By Scott Tibbs, April 5, 2012
It is routine practice for college professors to tell their students not to cite Wikipedia in their assignments for class. There's a good reason for this: Wikipedia is an open-source encyclopedia that anyone can edit. That's why it's prone to misinformation - such as when Rush Limbaugh was pronounced dead a couple years ago and when Barack Obama was listed as a Muslim. There is not a filter to pre-scan edits for accuracy.
(That said, Wikipedia does not make mistakes in the same way that the HeraldTimesOnline.com comments section does not make mistakes. The users of both websites make mistakes. It is a critical difference - Wikipedia is not the Encyclopedia Britannica.)
Now, in fairness to Wikipedia, there is an active community of users that fact-check each other to make sure information is as accurate as possible. For casually looking things up, it's perfectly fine and I use it often. However, it's not appropriate for a lot of cases - such as academic coursework, as I mentioned above.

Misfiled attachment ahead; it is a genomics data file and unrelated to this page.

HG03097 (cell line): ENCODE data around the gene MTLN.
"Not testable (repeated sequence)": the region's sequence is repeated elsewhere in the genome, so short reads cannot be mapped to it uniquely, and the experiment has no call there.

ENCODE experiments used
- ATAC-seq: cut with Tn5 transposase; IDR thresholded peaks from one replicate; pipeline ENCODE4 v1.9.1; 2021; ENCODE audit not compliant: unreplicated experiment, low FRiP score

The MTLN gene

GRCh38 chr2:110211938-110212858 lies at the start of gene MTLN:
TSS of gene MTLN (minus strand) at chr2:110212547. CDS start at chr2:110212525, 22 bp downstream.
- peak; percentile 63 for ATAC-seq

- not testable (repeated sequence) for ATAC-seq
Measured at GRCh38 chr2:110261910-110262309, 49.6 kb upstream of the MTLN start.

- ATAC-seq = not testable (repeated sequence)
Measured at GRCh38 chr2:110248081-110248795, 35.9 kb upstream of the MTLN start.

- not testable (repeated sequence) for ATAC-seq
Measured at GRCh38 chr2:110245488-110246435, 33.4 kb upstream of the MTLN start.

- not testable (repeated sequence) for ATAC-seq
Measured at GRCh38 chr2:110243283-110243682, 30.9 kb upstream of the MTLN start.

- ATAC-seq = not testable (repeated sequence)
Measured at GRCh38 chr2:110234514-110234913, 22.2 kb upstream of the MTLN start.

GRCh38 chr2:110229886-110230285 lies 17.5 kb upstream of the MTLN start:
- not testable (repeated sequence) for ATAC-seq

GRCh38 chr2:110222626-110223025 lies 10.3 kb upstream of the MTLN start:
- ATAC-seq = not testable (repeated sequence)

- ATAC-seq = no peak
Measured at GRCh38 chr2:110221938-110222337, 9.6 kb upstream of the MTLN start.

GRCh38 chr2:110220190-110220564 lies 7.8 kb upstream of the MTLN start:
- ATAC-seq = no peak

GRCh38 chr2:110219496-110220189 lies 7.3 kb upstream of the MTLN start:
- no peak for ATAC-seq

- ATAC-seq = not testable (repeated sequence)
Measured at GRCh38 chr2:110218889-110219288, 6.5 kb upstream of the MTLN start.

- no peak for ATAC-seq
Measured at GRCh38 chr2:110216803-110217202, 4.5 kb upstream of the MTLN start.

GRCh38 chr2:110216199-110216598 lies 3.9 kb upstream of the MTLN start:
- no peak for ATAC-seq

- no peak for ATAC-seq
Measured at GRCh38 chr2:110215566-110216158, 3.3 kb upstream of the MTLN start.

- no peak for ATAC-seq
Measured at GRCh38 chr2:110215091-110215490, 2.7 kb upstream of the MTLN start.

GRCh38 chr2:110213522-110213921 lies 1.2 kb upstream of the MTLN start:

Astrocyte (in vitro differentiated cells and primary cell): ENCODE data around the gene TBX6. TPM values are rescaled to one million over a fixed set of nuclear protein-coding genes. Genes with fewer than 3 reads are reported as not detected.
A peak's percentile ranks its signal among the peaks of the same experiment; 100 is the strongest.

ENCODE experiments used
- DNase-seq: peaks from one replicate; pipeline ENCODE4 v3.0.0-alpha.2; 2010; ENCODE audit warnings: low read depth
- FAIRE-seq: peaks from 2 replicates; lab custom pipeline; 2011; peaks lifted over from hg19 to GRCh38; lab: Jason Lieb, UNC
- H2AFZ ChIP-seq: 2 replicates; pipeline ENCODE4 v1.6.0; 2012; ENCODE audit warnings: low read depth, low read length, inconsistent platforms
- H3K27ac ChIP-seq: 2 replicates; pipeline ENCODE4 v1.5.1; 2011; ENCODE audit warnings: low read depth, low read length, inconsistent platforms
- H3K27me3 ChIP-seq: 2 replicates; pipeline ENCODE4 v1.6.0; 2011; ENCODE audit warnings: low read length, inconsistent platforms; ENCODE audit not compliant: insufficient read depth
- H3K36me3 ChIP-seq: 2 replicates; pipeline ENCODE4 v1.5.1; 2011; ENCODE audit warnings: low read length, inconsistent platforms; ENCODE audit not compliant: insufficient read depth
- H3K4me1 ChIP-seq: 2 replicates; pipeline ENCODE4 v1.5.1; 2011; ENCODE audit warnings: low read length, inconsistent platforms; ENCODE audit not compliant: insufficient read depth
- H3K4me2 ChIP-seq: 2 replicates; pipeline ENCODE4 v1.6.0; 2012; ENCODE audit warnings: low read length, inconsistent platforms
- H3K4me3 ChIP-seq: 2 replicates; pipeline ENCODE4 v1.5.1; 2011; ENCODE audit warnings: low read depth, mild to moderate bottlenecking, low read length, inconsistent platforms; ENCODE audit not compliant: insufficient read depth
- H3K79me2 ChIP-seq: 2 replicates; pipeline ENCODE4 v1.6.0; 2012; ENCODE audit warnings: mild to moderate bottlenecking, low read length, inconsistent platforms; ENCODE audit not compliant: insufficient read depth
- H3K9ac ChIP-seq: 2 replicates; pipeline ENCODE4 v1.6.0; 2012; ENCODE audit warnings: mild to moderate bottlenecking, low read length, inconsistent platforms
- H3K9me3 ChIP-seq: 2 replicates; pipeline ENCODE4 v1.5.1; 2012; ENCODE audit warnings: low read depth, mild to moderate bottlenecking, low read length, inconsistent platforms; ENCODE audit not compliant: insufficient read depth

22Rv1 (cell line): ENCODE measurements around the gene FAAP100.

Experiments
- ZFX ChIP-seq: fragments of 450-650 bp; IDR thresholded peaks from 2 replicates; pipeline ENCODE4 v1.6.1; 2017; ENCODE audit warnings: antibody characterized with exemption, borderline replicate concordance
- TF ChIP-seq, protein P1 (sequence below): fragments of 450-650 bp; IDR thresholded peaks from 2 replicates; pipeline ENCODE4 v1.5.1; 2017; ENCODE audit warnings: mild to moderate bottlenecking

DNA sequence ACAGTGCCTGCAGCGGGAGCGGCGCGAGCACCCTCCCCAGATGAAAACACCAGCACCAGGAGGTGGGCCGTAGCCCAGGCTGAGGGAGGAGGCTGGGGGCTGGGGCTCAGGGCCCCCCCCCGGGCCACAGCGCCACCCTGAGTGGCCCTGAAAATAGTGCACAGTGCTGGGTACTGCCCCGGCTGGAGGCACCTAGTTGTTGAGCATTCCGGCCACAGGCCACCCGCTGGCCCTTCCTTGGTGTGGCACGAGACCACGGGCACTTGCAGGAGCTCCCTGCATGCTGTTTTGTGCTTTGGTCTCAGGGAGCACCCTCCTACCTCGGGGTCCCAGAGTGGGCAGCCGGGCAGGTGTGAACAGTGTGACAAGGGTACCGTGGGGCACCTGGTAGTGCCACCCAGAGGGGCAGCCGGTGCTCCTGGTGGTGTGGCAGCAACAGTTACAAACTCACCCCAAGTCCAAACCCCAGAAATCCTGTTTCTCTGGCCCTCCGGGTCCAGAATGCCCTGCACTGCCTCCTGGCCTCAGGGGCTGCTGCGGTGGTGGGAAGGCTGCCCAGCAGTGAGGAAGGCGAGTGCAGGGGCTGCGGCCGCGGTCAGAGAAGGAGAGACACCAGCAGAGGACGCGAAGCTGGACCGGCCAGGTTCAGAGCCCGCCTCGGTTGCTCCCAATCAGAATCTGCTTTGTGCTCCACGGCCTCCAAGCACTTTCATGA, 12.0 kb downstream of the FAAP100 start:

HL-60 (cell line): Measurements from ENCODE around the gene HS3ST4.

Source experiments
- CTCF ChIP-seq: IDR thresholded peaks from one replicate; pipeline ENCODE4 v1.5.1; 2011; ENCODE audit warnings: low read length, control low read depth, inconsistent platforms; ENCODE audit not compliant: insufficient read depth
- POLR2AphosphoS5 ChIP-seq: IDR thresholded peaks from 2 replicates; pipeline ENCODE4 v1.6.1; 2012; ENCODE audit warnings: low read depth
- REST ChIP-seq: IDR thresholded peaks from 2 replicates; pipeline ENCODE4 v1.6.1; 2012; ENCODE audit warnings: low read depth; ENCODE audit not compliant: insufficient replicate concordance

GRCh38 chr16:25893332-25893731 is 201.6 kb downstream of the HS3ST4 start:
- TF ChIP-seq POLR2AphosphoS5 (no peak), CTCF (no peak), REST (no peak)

And like or not, no matter how good Wikipedia is and how much it has been improved, there is the issue of public perception. Many people are simply going to dismiss Wikipedia, so people who wish to write a convincing opinion piece for public consumption (such as a letter to the editor) won't use it.
The best way to use Wikipedia for those cases where it isn't appropriate (such as academic coursework, journalism and opinion writing) is to look at the sources listed at the bottom of the article and then cite those sources directly. After all, Wikipedia's guidelines require that claims of fact made on Wikipedia have a citation from a reliable source. Then there's no issue of credibility or public perception.